There is a word for secretly collecting information about enemies or competitors to use against them.
According to the latest court filing by Special Counsel John Durham, the Hillary Clinton campaign surreptitiously and likely illegally reached into protected White House and Trump communications data to try and show some link between Trump and Russia. The Clinton campaign during the election hid from FBI, CIA and the media that it was the source of the information gathered. Durham doesn’t use the word “spy,” but that in no way changes what happened.
The recent filing relates to Durham’s September indictment of Michael Sussmann, an attorney who represented the Clinton campaign while at the Perkins Coie law firm. Sussmann is accused of lying to the FBI at a September 2016 meeting when he presented documents claiming to show internet communications between Trump and Russia-based Alfa Bank. The indictment says Sussmann falsely told the FBI he was presenting this information as a good citizen, purposely hiding his ties to Clinton. The allegations about the bank were false.
The new filing is at its heart legal housekeeping, asking that a waiver be considered to allow Sussmann to retain his current law firm. A potential conflict of interest exists because Sussmann’s representative works for a law firm which also represents others Durham may be going after, and may have been involved in the larger events under investigation, perhaps as witnesses. While that is interesting in itself, what is newsworthy are broader details of what really happened around Russiagate that potentially point to crimes on a Watergate scale.
The filing says tech company Neustar executive Rodney Joffe (who was also a law client of Michael Sussmann) worked with the indicted Clinton campaign lawyer to access “dedicated servers for the Executive Office of the President of the United States (EOP).” Joffe then “exploited this arrangement by mining the EOP’s DNS traffic and other data for the purpose of gathering derogatory information about Donald Trump.”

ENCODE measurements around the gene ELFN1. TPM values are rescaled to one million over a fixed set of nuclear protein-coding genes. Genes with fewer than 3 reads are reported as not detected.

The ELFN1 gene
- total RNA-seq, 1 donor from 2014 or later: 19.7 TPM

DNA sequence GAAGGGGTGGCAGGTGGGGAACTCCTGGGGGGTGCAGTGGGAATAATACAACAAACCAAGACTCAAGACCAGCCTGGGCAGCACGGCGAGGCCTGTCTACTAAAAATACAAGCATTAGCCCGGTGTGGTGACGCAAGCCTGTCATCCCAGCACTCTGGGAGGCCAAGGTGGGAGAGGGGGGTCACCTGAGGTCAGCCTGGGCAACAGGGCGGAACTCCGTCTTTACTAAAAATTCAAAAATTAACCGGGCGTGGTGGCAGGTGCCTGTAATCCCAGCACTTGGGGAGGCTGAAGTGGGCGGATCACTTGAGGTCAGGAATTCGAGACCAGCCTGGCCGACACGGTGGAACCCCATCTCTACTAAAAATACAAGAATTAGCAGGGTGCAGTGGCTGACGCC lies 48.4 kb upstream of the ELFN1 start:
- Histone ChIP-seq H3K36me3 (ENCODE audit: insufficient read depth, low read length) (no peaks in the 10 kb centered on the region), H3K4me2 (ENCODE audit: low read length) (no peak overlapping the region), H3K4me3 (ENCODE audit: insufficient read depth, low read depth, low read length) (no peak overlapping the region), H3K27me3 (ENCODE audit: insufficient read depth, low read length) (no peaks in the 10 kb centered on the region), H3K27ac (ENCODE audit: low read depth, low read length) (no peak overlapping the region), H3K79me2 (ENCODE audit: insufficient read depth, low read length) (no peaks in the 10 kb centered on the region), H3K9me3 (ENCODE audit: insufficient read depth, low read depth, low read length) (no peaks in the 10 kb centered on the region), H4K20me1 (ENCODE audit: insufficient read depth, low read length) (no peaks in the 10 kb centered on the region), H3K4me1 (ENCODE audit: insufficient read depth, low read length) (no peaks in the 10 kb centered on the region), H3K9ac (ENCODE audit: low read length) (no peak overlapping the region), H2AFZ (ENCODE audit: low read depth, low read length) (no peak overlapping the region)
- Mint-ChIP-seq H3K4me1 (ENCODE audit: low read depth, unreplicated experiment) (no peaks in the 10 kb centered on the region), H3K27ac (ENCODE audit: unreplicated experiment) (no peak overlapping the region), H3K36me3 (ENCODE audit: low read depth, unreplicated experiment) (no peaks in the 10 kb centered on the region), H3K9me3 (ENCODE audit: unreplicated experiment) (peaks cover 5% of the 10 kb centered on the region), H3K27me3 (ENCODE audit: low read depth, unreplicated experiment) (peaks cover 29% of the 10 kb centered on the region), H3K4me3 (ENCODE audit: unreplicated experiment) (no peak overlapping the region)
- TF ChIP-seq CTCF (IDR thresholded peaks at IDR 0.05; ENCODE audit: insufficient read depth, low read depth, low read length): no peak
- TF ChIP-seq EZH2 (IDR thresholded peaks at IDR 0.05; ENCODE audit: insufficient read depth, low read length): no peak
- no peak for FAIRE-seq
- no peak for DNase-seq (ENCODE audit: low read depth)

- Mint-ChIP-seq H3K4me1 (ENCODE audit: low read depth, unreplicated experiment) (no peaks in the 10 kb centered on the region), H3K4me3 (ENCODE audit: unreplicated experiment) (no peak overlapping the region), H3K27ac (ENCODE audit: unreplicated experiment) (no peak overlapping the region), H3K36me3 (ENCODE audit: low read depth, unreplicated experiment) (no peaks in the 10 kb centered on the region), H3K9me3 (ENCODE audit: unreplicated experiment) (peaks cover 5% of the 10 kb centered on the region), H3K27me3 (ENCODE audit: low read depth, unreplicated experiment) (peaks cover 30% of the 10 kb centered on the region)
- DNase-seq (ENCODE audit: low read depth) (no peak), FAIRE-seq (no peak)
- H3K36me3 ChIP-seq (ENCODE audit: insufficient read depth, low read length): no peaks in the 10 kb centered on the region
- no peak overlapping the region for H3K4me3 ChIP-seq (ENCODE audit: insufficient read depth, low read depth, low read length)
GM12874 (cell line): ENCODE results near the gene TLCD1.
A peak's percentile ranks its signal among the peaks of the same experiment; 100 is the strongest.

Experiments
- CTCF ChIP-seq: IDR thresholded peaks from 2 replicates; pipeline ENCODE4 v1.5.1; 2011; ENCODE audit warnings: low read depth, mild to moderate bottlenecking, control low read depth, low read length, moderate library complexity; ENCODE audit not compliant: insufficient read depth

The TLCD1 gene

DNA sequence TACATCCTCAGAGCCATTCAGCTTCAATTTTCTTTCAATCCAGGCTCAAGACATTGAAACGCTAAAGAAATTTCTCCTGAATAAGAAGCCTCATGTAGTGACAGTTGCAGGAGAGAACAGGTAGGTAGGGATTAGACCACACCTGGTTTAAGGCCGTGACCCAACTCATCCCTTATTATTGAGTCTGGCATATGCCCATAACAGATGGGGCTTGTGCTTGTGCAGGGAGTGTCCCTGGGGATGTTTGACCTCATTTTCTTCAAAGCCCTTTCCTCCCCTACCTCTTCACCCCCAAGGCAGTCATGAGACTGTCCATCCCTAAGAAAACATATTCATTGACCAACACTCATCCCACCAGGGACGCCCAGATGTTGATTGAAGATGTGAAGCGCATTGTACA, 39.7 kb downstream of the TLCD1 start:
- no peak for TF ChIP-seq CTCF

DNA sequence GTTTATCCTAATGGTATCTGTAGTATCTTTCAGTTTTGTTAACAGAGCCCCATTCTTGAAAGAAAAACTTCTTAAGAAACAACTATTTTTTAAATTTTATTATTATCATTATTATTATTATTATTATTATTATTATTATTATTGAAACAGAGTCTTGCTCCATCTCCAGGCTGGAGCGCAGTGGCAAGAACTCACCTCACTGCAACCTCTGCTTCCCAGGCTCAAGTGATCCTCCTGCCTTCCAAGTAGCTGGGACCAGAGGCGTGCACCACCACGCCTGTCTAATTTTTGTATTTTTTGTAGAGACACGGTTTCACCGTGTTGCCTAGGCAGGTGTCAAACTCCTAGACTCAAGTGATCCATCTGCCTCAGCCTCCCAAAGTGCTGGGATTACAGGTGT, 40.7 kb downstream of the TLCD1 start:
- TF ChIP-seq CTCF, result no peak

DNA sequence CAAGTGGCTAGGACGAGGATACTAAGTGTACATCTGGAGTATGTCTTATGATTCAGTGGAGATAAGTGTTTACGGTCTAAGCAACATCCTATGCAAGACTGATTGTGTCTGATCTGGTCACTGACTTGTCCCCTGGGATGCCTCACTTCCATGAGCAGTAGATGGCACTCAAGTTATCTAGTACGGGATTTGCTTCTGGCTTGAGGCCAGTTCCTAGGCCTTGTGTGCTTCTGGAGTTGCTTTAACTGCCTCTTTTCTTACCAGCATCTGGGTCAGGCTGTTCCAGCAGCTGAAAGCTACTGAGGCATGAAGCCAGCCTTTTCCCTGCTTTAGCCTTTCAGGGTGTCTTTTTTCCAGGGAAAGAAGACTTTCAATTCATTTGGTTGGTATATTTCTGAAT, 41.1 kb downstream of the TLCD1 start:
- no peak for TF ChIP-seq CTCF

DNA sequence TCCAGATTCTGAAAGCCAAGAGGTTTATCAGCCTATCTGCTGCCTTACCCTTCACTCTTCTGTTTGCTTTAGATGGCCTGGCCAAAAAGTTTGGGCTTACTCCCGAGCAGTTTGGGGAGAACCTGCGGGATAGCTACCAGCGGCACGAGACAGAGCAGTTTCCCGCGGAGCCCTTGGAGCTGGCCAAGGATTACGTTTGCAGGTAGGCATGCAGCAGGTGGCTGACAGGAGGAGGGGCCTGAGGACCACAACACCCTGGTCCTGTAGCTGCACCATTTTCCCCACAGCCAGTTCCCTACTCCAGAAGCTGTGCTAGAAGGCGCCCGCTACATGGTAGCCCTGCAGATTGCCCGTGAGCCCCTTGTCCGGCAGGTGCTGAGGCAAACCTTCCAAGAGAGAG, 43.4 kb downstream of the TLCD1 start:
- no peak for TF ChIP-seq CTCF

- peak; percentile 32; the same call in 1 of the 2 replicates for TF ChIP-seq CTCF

Joffe also “enlisted the assistance of researchers at a US-based university” (likely Georgia Tech) who had access to “large amounts of internet data in connection with a pending federal government cybersecurity research contract.” This would have been how Joffe got access to data from Trump’s private computers. “[Joffe] tasked these researchers to mine internet data to establish ‘an inference’ and ‘narrative’ tying then-candidate Trump to Russia,” he added. “In doing so, [Joffe] indicated that he was seeking to please certain ‘VIPs,’ referring to individuals at Law Firm-1 and the Clinton campaign.”
Some nerd stuff. Remember metadata, the info about a communication Edward Snowden showed us the NSA gathers? This is like that. Metadata shows, among other things, when and where a communication started, and where it ended up. DNS data, a kind of metadata, comes from a Dynamic Name Server. When you use a smartphone or type www.spectatorworld.com into your browser, it contacts a DNS server, which translates those English words into the numbers the internet actually runs on.
DNS is like a phone lookup; you want to speak with Mom, who the phone knows only as 212-555-1212. Same thing for email, TikTok, anything online. If you have access to DNS data, such as Joffe did, you know who the White House and Trump were communicating with. DNS data is a road map and if you have enough of it, patterns, such as perhaps regular communication with Russia, emerge. That’s why the NSA does the same thing against its enemies or competitors.